It seems like this should be obvious, but it apparently took a lawsuit to get the Okanogan-Wenatchee National Forest to agree.
Thursday’s reversal by the Okanogan-Wenatchee National Forest of its June decision to allow wheeled all-terrain vehicles (WATVs) on six Forest Service routes was met with mixed reviews by people on both sides of the motorized trail-use issue.
(The lawsuit) charged that opening the roads to WATVs not only violated the National Environmental Policy Act (NEPA) but was also premature, since the Okanogan-Wenatchee has yet to complete its long-overdue Travel Management Plan. The federally mandated plan is supposed to guide the use of off-road recreational vehicles on public lands.
Thursday’s Forest Service announcement said any decision to reopen those six roads to WATVs would be based on additional NEPA analysis, but didn’t reference the Travel Management process.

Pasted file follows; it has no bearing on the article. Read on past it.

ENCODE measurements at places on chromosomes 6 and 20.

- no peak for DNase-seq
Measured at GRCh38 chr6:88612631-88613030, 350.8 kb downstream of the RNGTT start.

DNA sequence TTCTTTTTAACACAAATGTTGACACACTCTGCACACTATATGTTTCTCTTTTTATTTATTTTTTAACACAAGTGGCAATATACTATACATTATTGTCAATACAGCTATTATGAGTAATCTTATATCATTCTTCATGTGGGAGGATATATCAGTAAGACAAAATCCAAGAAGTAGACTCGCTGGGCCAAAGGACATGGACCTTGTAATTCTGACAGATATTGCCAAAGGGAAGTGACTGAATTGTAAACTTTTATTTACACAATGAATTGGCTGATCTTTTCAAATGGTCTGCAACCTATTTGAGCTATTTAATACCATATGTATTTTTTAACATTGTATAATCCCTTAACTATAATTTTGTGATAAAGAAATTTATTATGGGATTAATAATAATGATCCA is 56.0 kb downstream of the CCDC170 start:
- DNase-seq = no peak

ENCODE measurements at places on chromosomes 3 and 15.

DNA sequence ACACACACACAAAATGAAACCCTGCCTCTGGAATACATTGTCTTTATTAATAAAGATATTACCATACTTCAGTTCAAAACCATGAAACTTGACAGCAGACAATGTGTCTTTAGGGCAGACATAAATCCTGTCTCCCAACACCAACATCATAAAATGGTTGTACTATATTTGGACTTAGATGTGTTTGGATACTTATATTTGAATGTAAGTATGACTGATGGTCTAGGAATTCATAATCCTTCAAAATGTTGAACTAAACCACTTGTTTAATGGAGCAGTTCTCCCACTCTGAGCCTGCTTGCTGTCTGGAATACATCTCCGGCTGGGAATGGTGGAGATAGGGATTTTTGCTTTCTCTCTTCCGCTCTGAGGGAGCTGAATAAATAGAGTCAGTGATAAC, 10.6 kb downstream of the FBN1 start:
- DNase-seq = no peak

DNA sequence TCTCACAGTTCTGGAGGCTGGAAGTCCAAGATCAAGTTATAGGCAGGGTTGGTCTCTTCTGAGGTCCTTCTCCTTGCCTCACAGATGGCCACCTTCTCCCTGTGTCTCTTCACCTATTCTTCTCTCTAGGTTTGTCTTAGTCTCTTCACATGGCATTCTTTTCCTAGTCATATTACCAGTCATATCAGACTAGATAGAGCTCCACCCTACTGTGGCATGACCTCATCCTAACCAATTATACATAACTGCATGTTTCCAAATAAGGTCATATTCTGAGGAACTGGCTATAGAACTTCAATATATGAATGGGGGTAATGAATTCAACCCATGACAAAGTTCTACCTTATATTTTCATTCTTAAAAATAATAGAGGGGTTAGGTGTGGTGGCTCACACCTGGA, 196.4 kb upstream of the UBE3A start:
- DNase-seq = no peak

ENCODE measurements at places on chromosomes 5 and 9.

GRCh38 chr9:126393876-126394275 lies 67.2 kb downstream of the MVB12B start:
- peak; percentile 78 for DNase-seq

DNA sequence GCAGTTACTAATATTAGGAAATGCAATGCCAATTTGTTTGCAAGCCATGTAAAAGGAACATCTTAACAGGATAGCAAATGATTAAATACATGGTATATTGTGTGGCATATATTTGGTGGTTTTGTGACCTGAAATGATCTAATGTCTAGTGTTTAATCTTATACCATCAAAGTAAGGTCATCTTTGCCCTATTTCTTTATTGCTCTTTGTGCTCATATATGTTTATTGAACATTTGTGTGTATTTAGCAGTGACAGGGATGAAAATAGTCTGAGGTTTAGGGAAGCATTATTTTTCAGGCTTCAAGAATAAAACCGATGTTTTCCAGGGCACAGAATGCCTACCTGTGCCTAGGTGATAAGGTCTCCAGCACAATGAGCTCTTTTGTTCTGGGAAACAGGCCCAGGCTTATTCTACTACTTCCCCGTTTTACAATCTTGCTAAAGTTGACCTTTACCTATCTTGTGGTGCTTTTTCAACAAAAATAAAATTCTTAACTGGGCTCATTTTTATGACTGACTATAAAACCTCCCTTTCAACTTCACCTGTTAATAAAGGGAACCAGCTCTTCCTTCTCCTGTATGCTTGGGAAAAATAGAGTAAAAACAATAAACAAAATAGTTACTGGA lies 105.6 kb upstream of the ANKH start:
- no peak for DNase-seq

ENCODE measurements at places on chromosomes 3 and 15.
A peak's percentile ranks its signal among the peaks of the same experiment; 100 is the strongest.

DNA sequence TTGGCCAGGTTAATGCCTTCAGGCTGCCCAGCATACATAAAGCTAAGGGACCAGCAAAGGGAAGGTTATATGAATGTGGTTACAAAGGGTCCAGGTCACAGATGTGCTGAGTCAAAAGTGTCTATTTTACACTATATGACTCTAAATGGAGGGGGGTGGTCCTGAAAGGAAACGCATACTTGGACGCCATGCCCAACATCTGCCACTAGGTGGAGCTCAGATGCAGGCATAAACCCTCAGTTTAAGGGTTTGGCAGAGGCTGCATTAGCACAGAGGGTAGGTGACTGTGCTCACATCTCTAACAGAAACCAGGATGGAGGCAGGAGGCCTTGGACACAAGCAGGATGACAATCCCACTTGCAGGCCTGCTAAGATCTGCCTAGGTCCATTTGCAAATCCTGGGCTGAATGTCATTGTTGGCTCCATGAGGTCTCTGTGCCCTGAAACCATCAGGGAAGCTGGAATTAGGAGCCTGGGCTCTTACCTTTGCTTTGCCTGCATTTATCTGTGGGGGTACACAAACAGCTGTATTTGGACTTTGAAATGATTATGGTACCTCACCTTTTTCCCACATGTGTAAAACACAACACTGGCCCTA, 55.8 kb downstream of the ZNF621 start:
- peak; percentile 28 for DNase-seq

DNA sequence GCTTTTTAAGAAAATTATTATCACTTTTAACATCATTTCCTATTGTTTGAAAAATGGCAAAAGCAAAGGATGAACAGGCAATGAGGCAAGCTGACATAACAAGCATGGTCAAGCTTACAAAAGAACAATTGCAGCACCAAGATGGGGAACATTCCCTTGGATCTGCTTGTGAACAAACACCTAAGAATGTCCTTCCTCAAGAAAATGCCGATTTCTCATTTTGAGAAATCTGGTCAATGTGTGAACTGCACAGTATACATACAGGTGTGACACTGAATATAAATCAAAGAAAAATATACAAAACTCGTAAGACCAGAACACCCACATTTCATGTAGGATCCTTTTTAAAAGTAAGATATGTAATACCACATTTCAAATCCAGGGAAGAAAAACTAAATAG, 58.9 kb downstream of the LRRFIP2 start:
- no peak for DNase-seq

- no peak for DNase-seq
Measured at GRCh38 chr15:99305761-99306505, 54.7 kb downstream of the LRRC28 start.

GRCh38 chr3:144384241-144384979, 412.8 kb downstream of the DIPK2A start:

While the plaintiff’s primary concern may be the sequencing of travel planning and road management decisions, the NEPA concession could be at least as important. The Forest Service has generally tried to limit its analysis of road use effects to the travel planning process. The conclusion reached here could also be applied to roads and trails currently open to motorized vehicles that have never been through a NEPA process to consider their effects, or that have never been reviewed for effects on listed species under the Endangered Species Act.